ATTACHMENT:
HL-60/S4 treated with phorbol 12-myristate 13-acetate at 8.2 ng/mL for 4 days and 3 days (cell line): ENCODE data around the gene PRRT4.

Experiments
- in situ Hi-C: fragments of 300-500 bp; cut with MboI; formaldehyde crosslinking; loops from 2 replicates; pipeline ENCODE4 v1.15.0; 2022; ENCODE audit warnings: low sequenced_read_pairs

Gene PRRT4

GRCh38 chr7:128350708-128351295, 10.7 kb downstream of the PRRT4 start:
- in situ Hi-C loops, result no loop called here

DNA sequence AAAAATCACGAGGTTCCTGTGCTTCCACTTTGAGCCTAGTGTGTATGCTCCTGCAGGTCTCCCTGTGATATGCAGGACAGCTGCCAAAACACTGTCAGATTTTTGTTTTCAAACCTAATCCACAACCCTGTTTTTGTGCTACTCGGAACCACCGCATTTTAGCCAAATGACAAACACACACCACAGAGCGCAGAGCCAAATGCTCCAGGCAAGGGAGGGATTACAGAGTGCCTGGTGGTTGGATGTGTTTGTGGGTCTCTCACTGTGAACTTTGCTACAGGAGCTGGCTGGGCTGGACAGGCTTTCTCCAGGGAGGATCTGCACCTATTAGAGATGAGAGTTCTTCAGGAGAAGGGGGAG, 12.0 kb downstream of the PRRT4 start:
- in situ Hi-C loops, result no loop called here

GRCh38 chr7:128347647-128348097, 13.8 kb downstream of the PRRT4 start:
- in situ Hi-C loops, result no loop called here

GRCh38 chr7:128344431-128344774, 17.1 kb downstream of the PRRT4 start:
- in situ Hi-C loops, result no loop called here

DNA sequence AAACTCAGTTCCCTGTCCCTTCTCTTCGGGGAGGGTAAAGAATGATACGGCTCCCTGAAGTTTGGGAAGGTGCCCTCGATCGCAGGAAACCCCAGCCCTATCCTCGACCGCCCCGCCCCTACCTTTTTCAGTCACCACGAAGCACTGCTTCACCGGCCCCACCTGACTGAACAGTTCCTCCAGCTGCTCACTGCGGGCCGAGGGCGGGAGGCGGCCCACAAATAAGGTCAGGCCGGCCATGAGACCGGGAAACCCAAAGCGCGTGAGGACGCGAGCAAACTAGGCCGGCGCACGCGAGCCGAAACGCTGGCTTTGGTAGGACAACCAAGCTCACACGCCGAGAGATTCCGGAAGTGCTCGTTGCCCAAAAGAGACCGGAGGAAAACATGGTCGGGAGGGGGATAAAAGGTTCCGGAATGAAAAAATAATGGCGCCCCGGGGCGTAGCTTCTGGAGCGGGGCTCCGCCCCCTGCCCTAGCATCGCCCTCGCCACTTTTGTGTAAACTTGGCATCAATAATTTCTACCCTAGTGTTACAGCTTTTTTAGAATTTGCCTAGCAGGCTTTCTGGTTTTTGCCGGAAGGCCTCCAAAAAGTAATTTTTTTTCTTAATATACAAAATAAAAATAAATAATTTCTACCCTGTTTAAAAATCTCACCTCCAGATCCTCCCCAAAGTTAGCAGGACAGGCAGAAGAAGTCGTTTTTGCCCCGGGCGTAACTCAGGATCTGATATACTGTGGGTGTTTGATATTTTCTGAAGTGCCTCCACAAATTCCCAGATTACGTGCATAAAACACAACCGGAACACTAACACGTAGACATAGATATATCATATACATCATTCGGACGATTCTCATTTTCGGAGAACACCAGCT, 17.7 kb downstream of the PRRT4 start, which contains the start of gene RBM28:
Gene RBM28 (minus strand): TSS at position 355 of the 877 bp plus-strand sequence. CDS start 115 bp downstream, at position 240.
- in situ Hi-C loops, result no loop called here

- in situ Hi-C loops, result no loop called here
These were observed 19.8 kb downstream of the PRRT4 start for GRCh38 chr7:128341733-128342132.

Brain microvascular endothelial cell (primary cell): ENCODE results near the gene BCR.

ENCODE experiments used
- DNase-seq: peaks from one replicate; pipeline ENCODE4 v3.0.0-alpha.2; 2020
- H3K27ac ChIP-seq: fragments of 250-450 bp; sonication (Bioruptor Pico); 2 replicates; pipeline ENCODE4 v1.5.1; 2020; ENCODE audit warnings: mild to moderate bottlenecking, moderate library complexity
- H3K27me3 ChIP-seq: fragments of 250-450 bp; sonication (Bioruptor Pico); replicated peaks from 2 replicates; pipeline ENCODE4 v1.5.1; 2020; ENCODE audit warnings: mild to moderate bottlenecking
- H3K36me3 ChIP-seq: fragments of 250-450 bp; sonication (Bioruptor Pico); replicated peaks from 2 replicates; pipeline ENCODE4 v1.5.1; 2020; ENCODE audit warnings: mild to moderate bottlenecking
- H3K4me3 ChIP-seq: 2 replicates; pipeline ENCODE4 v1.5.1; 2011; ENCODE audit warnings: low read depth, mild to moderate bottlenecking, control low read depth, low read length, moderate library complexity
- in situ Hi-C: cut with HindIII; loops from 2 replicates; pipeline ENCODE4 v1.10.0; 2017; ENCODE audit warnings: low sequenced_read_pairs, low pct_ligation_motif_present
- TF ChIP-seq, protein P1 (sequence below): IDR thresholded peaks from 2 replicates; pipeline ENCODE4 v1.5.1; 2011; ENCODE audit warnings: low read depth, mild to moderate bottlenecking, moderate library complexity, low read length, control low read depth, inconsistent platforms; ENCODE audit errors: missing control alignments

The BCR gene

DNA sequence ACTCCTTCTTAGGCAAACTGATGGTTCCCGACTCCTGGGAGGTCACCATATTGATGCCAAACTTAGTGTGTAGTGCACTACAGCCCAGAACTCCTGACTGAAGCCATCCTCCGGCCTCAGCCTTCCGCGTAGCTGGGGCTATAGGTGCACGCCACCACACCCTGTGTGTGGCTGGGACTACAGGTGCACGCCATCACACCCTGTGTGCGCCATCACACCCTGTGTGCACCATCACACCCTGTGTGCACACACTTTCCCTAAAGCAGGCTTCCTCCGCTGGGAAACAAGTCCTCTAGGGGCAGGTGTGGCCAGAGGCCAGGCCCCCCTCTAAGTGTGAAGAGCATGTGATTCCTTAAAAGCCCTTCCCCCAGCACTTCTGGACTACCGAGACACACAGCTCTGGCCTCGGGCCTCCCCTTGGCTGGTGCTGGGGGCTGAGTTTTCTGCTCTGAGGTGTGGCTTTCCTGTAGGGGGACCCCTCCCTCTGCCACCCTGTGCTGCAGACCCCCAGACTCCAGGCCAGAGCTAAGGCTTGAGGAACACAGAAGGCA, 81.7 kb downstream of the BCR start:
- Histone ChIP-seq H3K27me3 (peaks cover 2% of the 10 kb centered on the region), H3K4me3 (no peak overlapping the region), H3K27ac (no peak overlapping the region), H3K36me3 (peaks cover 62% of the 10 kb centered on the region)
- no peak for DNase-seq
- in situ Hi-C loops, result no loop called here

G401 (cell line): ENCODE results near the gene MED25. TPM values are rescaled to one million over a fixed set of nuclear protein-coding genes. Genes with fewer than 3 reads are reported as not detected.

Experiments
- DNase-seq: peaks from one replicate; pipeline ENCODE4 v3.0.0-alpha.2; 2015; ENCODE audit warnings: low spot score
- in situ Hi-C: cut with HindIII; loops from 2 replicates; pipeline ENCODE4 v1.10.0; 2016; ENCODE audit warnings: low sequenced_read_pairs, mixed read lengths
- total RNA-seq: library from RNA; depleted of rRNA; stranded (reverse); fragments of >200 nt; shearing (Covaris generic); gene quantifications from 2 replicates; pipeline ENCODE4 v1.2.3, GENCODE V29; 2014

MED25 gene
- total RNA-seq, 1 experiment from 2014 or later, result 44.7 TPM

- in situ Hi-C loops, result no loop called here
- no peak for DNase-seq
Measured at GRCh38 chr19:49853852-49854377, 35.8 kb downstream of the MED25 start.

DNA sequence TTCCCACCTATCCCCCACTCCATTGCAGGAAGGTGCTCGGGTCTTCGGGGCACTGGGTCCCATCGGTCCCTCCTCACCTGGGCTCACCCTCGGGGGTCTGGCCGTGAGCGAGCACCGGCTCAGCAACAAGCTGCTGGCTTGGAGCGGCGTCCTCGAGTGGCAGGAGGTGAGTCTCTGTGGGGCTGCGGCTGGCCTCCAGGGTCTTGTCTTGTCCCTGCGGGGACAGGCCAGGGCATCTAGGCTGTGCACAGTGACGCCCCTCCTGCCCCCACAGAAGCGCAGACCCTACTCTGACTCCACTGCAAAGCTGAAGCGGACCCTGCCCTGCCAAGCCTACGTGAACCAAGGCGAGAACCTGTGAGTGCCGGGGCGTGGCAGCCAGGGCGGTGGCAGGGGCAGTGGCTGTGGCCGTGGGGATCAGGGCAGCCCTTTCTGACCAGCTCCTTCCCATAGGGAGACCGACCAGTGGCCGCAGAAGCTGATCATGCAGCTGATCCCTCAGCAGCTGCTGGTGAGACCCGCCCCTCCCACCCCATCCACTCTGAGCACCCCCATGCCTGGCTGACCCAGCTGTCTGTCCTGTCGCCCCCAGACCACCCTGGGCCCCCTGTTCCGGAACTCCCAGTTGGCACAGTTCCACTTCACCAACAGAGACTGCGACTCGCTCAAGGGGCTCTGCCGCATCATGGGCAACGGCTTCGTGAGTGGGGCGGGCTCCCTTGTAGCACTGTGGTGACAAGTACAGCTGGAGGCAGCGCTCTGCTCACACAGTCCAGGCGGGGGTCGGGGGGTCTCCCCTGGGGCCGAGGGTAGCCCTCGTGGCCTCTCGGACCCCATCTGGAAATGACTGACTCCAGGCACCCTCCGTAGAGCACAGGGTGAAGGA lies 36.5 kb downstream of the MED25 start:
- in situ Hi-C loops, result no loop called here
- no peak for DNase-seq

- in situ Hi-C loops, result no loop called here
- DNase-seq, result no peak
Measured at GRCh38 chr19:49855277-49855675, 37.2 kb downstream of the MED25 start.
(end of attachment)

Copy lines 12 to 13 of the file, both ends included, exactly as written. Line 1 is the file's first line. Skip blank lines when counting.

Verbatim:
- in situ Hi-C loops, result no loop called here

DNA sequence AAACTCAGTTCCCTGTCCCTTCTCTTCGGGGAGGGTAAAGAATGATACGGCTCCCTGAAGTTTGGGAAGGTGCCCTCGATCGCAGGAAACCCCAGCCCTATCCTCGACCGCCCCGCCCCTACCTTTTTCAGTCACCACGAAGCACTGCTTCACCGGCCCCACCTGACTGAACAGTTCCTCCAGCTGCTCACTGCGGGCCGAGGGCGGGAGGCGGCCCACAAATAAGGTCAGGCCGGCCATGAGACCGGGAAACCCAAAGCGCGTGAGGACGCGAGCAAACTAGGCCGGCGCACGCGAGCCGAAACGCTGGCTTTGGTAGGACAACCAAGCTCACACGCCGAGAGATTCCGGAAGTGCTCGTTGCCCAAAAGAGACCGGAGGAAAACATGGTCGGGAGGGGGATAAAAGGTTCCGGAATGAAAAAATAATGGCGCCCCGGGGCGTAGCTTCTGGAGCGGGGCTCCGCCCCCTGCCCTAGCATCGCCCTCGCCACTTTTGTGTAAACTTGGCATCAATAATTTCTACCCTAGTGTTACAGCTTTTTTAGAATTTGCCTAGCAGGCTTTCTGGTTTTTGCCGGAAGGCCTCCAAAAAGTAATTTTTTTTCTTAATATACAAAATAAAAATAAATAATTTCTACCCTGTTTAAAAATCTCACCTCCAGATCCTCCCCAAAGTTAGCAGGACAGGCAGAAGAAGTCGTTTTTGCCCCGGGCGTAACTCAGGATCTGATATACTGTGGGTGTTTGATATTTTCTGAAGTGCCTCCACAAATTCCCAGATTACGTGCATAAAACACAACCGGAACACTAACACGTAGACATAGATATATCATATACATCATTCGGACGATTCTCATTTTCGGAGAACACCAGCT, 17.7 kb downstream of the PRRT4 start, which contains the start of gene RBM28: